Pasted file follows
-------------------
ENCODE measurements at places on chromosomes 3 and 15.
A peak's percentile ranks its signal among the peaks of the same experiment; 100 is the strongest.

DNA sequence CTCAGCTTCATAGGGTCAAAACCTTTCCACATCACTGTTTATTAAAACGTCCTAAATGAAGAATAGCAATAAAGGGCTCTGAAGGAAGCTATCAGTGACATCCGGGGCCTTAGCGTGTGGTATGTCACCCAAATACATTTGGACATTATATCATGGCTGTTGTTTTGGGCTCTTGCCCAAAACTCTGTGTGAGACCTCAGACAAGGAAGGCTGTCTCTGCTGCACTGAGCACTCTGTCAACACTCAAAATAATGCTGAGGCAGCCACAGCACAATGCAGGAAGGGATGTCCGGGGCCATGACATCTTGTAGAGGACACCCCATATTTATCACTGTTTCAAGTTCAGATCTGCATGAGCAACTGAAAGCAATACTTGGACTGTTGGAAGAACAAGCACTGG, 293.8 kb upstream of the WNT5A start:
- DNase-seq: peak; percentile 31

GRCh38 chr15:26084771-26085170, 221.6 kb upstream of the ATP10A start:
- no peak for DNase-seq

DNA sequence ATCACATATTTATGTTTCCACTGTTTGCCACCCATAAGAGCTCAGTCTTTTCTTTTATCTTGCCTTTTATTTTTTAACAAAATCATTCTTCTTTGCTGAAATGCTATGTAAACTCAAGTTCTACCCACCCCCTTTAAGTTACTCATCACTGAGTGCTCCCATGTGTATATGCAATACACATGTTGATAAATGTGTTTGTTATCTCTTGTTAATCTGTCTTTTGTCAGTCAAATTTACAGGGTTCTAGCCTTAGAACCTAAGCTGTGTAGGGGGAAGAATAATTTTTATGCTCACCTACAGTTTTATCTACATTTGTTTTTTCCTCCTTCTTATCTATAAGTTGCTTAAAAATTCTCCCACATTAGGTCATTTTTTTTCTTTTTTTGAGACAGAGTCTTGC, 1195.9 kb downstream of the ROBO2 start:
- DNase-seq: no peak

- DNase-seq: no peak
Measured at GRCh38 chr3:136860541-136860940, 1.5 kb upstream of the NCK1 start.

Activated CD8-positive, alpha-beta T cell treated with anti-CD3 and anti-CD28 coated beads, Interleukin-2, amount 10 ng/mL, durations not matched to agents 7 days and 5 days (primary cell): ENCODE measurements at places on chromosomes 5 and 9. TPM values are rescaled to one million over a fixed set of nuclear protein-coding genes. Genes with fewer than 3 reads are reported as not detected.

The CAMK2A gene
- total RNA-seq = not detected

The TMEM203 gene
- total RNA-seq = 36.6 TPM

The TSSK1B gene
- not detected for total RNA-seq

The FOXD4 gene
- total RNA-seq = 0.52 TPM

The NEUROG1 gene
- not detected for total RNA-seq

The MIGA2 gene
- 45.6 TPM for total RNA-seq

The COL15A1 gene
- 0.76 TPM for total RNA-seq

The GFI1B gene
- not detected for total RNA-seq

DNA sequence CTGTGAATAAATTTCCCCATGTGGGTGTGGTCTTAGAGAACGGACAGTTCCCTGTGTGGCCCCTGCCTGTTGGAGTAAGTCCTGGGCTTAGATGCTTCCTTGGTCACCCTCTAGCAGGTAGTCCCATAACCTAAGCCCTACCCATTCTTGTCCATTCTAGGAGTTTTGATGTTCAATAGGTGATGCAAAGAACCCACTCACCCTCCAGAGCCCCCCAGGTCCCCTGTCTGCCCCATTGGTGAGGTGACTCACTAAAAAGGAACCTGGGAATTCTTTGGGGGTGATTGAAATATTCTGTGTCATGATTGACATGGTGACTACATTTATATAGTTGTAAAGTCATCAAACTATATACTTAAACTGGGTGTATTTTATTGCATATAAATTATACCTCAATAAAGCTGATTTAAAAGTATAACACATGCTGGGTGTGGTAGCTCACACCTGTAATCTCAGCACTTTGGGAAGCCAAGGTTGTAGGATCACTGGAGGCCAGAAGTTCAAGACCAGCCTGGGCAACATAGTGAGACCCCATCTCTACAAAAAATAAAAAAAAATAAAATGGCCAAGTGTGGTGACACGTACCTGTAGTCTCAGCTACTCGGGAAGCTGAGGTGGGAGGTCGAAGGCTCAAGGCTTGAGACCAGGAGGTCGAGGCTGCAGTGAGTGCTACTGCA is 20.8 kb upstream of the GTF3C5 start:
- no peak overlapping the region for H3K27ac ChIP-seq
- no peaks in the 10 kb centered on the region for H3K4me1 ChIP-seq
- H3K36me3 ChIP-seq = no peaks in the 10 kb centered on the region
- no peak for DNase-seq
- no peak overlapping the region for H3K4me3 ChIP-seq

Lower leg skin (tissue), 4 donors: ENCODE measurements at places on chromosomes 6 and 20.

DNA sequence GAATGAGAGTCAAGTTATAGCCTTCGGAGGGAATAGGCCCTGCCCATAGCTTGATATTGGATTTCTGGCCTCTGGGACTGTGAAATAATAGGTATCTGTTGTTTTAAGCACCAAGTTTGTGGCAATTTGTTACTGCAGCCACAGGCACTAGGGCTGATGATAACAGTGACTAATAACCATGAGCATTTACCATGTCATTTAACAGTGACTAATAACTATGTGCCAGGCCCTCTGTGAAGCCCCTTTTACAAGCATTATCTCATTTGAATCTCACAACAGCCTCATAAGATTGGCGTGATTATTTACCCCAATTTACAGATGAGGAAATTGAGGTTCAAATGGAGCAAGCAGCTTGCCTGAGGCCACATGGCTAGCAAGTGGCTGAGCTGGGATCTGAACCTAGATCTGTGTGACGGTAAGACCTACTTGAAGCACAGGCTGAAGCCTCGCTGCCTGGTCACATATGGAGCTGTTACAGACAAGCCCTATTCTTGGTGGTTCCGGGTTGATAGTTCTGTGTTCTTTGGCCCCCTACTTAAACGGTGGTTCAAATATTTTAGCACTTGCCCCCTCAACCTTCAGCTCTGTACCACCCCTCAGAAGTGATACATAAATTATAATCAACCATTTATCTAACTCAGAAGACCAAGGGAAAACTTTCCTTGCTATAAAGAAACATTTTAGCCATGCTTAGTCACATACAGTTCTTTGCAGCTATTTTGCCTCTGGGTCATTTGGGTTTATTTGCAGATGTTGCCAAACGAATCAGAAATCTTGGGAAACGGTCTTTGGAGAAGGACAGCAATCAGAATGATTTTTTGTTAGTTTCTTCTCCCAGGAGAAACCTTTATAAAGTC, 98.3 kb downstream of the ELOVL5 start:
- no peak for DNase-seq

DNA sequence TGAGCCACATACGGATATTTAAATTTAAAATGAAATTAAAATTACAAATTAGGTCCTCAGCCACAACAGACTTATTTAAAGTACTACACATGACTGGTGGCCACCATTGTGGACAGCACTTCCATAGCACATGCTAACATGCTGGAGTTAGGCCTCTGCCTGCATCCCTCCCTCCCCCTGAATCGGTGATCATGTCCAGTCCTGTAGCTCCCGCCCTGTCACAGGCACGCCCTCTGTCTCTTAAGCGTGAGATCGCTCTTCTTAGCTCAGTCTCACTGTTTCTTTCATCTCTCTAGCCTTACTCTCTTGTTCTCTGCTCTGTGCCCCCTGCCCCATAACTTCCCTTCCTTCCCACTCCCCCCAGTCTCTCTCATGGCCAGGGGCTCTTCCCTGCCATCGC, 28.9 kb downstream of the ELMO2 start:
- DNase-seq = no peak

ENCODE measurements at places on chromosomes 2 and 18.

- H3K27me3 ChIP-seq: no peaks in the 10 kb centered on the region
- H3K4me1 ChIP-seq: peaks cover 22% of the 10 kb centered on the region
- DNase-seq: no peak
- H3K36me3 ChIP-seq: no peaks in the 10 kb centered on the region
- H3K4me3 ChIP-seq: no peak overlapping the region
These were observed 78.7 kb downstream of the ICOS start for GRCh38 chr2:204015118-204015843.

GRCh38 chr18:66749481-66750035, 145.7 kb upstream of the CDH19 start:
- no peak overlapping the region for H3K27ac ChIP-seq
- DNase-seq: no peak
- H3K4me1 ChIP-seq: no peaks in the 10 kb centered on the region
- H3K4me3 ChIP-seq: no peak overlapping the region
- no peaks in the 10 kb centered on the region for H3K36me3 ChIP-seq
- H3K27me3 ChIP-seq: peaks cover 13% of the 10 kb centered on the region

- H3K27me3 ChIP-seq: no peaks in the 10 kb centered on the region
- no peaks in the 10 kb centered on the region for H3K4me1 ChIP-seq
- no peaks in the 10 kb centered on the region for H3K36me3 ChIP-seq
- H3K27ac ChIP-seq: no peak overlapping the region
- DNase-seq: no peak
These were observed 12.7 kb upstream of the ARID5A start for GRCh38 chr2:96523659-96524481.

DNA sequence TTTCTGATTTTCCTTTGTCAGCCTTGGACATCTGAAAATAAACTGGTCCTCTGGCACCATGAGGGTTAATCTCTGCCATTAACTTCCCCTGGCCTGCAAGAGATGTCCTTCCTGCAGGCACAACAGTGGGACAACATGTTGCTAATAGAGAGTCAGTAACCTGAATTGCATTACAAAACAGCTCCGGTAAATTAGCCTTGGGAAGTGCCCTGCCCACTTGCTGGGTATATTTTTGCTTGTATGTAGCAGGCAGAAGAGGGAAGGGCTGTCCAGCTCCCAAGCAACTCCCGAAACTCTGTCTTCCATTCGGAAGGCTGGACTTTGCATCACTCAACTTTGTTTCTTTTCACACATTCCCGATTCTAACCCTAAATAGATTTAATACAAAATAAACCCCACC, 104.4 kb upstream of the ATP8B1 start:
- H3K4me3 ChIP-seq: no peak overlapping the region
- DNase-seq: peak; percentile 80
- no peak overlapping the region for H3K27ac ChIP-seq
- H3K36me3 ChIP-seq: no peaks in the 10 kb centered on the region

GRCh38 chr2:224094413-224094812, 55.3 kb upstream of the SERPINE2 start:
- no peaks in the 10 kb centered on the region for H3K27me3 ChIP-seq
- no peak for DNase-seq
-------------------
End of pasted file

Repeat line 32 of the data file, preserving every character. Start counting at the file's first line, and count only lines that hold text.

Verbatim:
- no peak for DNase-seq